The Importance of Learning a Second Language in Schools

I believe that English as a Second Language, or ESL, is beneficial to humanity as a whole, especially those coming into an academic setting, because, while English is not the most widespread language of the world, it is the trading language of the current world powers and has one of the most extensive technology-based lexicons in existence allowing new and various specialized ideas to be conveyed more efficiently. Students who choose to learn English have a higher chance of success in today’s political and economic climates.

After all, “countries with higher levels of English-language skills also have stronger economies,” according to a 2014 study done by the organization Education First (ICEF). I want to enhance students’ lives so that they have the potential to enter a university setting and change the global environment, working hand-in-hand with peers to make Earth a better place to live for beast and man alike. One might say that I could teach this way just fine from the United States, but I want to go abroad because– what better way to teach relevance to students than to be immersed in their culture and begin to understand the major parts of their paradigms such as different socioeconomic statuses, varying religious views, or alternative family structures?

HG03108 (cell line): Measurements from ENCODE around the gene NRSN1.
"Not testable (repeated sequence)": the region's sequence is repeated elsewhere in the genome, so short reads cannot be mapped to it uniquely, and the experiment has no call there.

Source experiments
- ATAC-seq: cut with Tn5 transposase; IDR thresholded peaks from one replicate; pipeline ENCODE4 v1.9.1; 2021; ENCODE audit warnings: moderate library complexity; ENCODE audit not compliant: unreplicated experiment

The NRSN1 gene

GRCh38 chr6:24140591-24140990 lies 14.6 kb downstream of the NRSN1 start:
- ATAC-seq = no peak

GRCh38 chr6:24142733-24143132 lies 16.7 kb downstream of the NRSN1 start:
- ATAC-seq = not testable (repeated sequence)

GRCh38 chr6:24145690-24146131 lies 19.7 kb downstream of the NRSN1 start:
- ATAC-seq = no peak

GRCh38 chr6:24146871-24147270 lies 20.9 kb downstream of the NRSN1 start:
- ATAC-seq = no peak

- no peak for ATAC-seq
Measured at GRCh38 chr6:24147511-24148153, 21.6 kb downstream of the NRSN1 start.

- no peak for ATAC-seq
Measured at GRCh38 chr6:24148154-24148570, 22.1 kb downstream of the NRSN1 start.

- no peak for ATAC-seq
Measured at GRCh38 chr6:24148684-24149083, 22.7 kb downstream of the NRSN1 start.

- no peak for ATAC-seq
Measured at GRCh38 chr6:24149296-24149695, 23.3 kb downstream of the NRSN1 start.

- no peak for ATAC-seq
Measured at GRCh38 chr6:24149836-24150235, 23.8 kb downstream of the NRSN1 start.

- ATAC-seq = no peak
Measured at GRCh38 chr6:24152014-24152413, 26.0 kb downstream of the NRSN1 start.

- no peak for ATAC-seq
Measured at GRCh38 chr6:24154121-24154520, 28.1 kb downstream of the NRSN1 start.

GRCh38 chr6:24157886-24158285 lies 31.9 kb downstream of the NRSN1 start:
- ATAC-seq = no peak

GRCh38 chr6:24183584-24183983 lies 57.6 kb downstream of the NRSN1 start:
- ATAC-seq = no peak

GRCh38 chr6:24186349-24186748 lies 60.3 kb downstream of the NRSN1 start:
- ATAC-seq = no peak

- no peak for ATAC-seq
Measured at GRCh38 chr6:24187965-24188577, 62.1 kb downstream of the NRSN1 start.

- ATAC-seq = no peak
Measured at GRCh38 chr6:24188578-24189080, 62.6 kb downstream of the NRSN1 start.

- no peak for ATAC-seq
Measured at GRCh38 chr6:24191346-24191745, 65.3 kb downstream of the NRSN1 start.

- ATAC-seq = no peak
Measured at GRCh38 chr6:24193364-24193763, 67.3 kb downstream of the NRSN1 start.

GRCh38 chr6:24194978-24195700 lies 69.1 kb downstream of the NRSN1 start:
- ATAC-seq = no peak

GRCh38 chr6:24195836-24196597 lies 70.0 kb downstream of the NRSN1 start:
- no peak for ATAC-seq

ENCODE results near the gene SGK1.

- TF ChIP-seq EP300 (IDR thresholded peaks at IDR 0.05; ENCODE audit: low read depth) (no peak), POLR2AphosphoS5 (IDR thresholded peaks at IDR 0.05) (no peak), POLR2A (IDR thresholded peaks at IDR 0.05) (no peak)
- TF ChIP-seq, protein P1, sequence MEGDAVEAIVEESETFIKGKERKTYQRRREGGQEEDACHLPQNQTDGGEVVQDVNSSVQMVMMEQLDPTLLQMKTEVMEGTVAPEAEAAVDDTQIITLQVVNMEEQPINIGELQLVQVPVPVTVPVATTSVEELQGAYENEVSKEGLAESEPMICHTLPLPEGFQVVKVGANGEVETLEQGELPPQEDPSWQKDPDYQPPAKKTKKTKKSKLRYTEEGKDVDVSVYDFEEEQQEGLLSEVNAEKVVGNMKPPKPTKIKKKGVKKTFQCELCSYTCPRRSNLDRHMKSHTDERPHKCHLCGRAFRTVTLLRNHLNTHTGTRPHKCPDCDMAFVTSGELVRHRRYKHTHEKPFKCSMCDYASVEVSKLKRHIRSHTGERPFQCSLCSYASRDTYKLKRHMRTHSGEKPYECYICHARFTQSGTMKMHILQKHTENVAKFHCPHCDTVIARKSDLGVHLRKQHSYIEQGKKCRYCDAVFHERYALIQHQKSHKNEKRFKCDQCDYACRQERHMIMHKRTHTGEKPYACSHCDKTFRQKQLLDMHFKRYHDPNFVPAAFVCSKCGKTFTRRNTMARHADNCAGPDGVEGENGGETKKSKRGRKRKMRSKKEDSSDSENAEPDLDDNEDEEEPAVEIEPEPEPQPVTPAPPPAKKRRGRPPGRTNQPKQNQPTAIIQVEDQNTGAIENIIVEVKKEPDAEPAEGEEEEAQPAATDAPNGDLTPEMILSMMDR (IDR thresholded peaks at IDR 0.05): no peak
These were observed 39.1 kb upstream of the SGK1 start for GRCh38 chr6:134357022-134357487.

My goal is to teach speaking and listening courses to L2 learners in either students’ final two years of high school around the world or the college-preparation level courses that can be found at many universities abroad.

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Specifically, I would prefer to teach these subjects in countries whose native languages I am not familiar with so that I would be forced to learn the language and the students, in turn, would have little choice but to speak English to communicate with their instructor.

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In my three months of experience, the students at the upper high school levels tend to be more mature and more willing to learn a second language because, at this point of their academic career, if they are still taking the language courses, then, presumably, it is because they are truly interested in learning it. I would prefer, though, to teach speaking and listening at the college preparation level because at that specific time of life, students are guaranteed to be more cooperative, more mature subjects can be taught, the rules on teaching are less restrictive. Ultimately, these two stages are where the future “happens” and I would like to be a part of that.

After working with ESL students in a high school setting for three months, I am willing to undergo the trials that these settings will present for the purpose of enhancing my own teaching abilities. I understand that there is a large difference between teaching ESL to thirty high school freshman in Louisiana compared to teaching eight or nine adults in Oman. Many of the aspects of the courses would be different. To start, the goals would be different. In my previous three-month experience, my classmates and I mostly taught survival English to novicelow and novice-mid students, enabling them to function more normally in their daily lives and, potentially, picking up information from their subject area classes. To the students in my future, I foresee teaching both survival English and academic English in a more intensive environment.